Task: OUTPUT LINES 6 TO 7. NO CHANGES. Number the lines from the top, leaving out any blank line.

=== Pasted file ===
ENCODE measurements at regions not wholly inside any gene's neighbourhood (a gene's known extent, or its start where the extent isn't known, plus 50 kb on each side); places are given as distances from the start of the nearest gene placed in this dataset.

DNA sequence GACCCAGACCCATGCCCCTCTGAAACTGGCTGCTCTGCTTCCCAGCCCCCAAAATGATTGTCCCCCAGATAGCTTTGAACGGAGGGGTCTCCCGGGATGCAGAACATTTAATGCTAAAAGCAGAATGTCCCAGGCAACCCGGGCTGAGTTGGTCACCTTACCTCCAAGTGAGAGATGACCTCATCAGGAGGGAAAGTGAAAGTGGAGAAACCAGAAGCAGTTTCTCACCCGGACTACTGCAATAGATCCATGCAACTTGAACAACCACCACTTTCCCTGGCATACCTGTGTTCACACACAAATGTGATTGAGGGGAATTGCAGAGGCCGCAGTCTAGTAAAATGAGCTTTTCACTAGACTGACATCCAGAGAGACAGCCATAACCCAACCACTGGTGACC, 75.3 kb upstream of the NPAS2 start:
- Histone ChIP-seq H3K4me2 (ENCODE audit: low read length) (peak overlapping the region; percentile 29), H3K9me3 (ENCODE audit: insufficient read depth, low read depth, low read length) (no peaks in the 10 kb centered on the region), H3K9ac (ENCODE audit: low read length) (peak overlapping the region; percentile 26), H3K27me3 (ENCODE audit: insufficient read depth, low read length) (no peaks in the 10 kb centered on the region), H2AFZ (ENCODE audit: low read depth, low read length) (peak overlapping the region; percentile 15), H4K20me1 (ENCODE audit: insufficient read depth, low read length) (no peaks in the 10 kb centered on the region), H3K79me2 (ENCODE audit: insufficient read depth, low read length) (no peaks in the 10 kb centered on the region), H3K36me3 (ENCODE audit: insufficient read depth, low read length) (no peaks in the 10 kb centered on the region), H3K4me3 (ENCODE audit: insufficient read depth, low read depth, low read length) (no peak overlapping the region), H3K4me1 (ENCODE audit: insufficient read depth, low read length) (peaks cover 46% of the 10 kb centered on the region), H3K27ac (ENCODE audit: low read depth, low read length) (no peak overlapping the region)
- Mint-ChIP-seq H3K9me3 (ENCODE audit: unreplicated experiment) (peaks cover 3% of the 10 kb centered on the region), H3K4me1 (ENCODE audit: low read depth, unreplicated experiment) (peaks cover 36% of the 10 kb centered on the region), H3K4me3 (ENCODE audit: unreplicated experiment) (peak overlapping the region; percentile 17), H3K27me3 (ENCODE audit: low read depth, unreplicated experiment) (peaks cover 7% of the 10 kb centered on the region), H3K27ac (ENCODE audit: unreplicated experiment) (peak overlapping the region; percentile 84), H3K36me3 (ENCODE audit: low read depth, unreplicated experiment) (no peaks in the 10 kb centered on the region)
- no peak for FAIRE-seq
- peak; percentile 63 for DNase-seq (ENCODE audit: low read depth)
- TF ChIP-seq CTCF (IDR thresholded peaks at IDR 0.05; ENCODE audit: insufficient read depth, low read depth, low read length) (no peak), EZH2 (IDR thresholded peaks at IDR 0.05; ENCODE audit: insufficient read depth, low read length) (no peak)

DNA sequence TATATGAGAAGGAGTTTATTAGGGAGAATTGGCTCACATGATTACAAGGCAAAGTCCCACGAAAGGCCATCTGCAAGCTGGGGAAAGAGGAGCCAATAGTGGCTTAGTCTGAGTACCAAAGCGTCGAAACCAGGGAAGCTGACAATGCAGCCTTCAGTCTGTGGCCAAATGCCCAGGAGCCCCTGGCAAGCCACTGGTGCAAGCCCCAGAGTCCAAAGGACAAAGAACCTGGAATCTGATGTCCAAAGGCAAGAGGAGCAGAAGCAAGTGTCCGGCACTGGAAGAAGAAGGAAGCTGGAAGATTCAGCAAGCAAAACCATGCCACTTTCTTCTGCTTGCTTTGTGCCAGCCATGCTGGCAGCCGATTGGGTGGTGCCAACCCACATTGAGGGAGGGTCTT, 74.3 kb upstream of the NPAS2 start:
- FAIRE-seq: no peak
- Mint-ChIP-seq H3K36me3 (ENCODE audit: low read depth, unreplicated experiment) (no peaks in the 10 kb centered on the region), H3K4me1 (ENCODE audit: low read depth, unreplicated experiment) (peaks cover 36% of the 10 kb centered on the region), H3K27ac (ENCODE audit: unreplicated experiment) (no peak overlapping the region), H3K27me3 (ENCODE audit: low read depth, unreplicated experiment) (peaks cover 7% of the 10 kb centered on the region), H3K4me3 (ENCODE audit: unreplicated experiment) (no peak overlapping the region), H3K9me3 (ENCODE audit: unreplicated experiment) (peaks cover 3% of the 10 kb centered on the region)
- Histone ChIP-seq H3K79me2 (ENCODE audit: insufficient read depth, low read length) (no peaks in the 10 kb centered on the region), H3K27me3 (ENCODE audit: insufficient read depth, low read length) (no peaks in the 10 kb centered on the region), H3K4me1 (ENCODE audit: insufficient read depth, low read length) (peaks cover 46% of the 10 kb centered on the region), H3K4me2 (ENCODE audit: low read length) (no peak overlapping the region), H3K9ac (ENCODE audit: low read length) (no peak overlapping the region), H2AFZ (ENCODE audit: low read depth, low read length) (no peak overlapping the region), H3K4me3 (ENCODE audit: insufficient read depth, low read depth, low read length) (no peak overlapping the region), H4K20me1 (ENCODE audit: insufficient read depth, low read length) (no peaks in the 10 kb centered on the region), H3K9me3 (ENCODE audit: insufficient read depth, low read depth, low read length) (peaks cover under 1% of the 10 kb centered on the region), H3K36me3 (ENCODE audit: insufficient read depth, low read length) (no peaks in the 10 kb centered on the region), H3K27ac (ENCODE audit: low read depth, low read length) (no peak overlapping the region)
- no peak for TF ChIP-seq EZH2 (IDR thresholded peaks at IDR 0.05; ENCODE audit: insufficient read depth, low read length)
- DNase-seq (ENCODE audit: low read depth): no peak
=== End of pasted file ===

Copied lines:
- peak; percentile 63 for DNase-seq (ENCODE audit: low read depth)
- TF ChIP-seq CTCF (IDR thresholded peaks at IDR 0.05; ENCODE audit: insufficient read depth, low read depth, low read length) (no peak), EZH2 (IDR thresholded peaks at IDR 0.05; ENCODE audit: insufficient read depth, low read length) (no peak)